“Researchers have found that the pay gap is not as simple as women being pushed into lower-paying jobs. In effect, it is the other way around: Certain jobs pay less because women take them. Wages in biology and design were higher when the fields were predominantly male; as more women became biologists and designers, pay dropped. The opposite happened in computing, where early programmers were female. Today, that field is one of the most predominantly male — and one of the highest paying.”
Sommers’ argument is also white-centric, ignoring the fact that poor women of color often do not have the same information or access to options that white women do. It is not “demeaning,” as she says, to assert that such women’s career choices are limited by their circumstances. It’s just the reality of American poverty.
2. Myth: Women choose to work fewer hours and select more part-time work than men do.
This argument has appeared in mainstream outlets such as Forbes, but it only tells part of the story of women’s employment in the U.S.
While it’s true that 31 percent of women work part-time compared to 18 percent of men, this can be largely attributed to the fact that the U.S. still lacks federally mandated family leave, unlike countries like Canada, Germany and the U.K. Without this job protection or flexibility, many women must choose part-time work over full-time. In many households, men are able to earn higher salaries than women, so lots of couples still choose to have the woman remain at home with the children while men go to work. According to a 2013 survey by the Pew Research Center, “more than half of the respondents thought children were better off if the mother stayed home” while “34 percent believed they’d be as well off if she worked. Only 8 percent said they’d be better off if the father stayed home.” This commonly held belief isn’t based in fact—stay-at-home-dads can raise kids just as successfully as stay-at-home-moms. In many families, these parenting gender biases and financial factors mean that women still sacrifice their careers to raise children.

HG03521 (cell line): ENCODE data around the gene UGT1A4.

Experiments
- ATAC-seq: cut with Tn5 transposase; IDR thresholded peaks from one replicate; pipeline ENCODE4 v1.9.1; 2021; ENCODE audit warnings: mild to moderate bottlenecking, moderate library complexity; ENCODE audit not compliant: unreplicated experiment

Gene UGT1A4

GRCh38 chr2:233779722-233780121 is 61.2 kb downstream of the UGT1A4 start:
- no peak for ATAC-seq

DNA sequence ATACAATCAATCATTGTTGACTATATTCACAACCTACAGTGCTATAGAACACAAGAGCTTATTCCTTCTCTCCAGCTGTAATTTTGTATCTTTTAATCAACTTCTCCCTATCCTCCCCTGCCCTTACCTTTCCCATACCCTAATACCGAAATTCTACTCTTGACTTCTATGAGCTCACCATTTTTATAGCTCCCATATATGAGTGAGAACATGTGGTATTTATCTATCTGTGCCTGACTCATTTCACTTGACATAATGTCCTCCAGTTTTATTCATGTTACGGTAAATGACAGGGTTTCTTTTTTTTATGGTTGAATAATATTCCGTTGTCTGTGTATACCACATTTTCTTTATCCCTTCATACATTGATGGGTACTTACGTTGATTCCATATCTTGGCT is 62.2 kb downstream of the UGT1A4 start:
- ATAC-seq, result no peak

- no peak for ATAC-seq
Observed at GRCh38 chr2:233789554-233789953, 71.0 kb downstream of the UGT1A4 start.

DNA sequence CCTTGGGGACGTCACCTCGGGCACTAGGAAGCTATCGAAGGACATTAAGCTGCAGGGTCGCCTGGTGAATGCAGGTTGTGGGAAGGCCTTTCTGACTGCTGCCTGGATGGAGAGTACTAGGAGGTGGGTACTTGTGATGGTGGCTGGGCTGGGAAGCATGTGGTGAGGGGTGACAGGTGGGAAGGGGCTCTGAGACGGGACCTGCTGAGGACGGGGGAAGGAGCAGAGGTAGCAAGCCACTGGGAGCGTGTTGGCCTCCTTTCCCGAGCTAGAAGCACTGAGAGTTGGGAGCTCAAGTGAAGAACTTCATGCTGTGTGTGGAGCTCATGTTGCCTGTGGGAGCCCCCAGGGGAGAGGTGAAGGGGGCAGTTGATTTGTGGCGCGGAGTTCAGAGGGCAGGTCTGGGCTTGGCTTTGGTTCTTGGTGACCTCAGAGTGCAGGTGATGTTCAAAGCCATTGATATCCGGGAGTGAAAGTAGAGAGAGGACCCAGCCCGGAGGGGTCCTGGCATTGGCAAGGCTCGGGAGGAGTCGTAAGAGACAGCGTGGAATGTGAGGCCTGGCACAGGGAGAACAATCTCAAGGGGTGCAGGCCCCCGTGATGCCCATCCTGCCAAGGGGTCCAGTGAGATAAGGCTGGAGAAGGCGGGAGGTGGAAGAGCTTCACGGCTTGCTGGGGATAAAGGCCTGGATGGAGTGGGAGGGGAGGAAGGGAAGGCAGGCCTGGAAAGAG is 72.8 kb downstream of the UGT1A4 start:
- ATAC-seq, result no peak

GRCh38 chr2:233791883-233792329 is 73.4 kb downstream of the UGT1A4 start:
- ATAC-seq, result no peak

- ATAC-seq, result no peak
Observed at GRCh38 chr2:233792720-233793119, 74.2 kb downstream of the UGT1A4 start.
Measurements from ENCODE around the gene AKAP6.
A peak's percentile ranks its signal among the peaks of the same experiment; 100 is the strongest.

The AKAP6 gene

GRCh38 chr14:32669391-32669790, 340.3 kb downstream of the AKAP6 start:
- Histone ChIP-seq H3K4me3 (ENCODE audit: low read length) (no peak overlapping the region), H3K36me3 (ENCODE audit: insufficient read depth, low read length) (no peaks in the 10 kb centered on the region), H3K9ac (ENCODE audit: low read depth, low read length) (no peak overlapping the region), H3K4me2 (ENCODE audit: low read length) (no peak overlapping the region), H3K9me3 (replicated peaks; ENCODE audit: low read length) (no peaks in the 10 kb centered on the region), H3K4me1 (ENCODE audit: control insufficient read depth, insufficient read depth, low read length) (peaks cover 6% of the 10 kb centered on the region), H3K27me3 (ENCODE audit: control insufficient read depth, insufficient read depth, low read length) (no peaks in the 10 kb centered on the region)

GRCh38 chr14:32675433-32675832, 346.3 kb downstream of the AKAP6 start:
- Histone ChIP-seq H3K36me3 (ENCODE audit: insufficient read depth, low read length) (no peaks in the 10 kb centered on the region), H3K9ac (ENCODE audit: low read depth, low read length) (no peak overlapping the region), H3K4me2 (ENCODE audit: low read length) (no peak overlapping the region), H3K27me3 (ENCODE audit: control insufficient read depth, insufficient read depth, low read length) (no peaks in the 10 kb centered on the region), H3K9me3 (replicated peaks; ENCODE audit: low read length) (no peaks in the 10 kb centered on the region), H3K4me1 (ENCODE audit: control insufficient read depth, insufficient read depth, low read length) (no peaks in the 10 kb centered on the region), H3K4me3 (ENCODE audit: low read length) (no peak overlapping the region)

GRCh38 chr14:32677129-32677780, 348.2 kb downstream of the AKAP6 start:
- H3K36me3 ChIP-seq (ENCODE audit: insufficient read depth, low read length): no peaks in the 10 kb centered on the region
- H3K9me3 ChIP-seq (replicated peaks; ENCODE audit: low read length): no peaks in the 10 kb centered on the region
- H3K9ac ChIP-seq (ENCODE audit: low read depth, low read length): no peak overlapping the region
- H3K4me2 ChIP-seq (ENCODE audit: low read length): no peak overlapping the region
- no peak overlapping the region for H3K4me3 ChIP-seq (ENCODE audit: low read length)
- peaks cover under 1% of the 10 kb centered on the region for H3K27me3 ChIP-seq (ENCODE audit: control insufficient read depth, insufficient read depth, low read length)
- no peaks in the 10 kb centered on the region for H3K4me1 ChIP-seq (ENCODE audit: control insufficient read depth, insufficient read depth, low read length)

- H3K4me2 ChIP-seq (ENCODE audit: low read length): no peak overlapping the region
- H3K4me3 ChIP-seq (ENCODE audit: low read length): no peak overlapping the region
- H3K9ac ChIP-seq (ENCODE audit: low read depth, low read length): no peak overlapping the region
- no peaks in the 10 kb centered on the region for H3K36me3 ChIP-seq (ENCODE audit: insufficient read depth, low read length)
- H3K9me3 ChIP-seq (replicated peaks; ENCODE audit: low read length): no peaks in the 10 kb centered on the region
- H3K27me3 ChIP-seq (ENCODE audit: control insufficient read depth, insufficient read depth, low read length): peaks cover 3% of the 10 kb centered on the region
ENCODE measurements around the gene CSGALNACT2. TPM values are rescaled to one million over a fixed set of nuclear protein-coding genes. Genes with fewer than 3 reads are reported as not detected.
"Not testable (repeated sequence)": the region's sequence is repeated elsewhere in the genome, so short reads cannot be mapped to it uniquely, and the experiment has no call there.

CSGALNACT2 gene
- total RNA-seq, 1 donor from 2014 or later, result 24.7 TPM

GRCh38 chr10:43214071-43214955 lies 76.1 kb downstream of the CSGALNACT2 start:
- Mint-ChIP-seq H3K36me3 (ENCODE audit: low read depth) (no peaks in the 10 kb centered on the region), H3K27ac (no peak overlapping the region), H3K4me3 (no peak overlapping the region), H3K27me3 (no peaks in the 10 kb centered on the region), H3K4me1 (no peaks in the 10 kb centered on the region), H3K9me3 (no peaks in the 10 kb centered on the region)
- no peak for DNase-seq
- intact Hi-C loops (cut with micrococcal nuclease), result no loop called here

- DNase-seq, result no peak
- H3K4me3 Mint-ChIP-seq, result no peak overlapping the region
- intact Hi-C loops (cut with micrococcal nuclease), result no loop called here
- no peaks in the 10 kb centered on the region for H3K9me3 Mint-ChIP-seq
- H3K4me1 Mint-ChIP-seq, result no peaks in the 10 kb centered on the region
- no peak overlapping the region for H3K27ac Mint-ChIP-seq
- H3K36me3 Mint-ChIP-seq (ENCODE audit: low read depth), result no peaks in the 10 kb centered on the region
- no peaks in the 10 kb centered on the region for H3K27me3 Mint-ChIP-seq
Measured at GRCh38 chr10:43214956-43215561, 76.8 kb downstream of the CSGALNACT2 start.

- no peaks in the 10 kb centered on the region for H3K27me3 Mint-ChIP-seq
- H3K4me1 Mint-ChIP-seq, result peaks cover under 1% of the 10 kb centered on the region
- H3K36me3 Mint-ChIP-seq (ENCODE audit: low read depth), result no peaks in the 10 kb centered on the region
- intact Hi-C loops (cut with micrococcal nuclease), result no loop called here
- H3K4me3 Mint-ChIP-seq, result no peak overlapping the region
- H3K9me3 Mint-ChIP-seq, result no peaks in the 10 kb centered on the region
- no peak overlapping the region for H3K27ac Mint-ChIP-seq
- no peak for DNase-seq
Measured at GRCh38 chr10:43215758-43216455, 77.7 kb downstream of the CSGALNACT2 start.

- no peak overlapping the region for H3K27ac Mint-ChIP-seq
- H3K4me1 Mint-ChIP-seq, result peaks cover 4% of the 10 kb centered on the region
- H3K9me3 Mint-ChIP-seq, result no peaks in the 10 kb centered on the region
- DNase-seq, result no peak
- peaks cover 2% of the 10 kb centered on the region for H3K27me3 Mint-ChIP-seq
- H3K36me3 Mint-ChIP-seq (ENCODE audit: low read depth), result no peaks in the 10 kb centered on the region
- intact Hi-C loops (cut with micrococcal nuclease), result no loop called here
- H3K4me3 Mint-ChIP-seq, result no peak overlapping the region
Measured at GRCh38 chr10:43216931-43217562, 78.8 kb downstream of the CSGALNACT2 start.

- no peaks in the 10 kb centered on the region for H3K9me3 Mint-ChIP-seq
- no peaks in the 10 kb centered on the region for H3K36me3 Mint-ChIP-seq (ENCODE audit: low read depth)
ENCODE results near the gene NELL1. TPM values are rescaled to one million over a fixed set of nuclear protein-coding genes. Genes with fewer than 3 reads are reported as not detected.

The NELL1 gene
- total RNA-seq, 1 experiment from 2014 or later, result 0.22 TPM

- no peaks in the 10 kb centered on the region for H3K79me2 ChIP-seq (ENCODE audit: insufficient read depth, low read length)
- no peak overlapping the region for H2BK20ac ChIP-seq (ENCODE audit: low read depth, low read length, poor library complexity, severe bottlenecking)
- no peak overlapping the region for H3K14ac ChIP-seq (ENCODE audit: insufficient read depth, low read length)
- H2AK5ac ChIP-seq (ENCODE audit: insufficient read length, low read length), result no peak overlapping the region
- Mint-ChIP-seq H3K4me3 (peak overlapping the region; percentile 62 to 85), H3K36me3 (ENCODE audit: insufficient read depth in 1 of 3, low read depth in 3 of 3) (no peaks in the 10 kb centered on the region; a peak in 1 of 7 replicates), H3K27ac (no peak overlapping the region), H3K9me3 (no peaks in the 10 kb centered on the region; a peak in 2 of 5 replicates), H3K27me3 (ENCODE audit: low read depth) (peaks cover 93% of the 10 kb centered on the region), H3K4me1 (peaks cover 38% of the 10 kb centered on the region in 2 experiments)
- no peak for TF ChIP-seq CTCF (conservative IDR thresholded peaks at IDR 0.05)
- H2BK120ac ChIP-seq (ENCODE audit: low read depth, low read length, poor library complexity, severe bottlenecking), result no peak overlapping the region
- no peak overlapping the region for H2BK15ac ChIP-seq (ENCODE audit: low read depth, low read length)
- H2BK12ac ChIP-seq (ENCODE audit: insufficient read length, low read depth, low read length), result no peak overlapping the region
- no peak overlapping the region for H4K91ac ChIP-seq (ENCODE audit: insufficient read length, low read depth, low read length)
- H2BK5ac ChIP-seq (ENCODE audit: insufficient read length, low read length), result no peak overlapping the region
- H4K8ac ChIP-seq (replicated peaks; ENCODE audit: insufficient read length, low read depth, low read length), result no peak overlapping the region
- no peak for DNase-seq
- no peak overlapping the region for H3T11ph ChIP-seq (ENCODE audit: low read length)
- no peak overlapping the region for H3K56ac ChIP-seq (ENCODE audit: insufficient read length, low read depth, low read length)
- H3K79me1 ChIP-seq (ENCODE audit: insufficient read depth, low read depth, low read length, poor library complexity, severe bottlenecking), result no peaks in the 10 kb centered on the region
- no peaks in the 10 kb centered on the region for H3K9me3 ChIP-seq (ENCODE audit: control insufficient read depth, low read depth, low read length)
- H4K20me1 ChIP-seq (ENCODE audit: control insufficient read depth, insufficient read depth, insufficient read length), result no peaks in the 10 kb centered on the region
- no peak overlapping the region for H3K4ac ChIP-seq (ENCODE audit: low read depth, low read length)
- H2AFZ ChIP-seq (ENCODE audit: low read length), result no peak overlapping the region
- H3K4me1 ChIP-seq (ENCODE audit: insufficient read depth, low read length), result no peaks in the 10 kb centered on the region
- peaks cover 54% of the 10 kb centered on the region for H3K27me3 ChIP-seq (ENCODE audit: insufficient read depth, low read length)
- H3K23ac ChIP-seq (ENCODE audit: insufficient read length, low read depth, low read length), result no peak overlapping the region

3. Myth: Women choose jobs with flexibility over high pay so they can care for families.
Heejung Chung, a sociologist at the University of Kent who studies gender pay gap myths, investigated this subject last year. She found that, despite the popularity of telecommuting and remote work, this myth does not reflect the reality of most workplaces in 2018. The jobs women generally choose often do not provide the flexibility some economists think they prioritize over higher pay. Chung writes in Slate: “working in female-dominated workplaces such as care work, primary education, or places where the work tends to be largely clerical meant you were only half as likely to have access to flexitime compared to other workplaces.”
4. Myth: More women are getting college degrees than men, so the gap will close on its own.
Not true. As explained above, existing sexist social pressures will mean that women will continue to choose college majors that lead to lower-paying jobs. As the Washington Post explains, though the pay gap between younger and more educated men and women is narrower than for older Americans, male college graduates in their 20s still earn more than women the same age.
Credit: The Washington Post
Just because women today have more autonomy in decision-making when it comes to their careers than previous generations doesn’t mean we’ve finished our work in evening out the playing field. As long as male-dominated careers are seen as more prestigious; as long as girls are not encouraged to pursue higher-paying fields early on in life; and as long as working full-time as a mom continues to be a taboo, women will continue to wind up in jobs that pay less.
Liz Posner is a managing editor at AlterNet. Her work has appeared on Forbes.com, Bust, Bustle, Refinery29, and elsewhere. Follow her on Twitter at @elizpos.